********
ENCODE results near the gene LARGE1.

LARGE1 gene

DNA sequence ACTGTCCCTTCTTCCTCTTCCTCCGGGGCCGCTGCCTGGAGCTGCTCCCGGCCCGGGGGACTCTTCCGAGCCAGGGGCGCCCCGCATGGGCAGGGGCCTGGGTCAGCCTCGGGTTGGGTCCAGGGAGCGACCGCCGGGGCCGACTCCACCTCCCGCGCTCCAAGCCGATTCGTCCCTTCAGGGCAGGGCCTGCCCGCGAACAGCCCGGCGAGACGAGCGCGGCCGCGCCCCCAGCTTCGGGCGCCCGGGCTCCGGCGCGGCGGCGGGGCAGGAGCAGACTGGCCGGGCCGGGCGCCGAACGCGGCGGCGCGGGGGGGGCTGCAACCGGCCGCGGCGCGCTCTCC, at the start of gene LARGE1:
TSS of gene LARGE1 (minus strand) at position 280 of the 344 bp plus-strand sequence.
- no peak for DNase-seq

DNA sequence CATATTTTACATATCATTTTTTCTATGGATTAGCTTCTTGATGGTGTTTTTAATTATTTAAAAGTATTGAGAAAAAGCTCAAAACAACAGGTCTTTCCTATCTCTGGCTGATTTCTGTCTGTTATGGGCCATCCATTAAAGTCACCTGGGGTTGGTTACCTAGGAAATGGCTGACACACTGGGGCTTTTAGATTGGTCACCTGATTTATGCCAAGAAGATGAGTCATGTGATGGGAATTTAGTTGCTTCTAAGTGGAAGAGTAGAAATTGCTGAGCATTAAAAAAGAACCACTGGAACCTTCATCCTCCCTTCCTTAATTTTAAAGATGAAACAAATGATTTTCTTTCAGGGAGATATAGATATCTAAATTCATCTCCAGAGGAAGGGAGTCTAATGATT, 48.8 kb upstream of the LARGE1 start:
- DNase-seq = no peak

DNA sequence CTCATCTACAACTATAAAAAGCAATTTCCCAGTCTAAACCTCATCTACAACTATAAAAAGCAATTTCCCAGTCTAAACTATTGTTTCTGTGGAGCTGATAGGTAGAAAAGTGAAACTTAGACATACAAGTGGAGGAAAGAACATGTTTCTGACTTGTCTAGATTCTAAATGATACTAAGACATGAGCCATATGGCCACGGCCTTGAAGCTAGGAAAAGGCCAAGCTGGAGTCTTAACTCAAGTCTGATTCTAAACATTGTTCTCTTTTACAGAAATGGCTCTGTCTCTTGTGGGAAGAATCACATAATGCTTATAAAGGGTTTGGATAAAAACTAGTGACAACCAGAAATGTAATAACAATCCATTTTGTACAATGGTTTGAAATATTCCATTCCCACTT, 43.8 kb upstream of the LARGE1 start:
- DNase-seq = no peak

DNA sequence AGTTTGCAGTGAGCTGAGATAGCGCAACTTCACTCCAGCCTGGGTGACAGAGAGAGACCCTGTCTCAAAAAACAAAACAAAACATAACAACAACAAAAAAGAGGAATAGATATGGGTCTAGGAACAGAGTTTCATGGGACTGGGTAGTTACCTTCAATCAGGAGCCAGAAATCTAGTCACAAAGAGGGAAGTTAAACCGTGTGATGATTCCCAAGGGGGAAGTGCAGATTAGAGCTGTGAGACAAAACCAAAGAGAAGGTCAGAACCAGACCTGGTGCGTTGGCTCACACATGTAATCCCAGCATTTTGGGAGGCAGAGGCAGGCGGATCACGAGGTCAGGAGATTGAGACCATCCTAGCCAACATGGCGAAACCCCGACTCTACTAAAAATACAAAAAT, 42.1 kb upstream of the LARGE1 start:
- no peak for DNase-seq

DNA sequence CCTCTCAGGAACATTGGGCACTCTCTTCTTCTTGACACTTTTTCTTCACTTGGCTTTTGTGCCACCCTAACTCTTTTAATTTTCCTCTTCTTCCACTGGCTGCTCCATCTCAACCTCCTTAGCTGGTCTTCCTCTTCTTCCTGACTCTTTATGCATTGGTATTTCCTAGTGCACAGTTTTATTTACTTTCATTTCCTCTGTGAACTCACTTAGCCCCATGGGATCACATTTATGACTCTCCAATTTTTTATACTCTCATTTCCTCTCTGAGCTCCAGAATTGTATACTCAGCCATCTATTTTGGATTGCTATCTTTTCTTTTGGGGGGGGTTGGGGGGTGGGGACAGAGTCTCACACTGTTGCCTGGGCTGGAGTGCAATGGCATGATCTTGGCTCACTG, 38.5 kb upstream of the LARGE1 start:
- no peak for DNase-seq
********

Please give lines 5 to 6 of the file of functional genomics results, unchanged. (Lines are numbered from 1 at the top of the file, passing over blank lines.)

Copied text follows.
- no peak for DNase-seq

DNA sequence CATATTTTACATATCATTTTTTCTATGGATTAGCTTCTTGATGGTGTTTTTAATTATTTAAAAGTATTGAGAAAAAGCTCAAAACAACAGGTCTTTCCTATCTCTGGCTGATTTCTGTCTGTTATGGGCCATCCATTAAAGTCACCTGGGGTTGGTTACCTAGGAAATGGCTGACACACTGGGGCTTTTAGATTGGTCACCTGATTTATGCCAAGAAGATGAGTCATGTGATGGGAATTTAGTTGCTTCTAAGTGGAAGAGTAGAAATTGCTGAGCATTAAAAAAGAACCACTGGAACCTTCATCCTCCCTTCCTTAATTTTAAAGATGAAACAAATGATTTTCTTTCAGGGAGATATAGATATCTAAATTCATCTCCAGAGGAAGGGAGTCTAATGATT, 48.8 kb upstream of the LARGE1 start: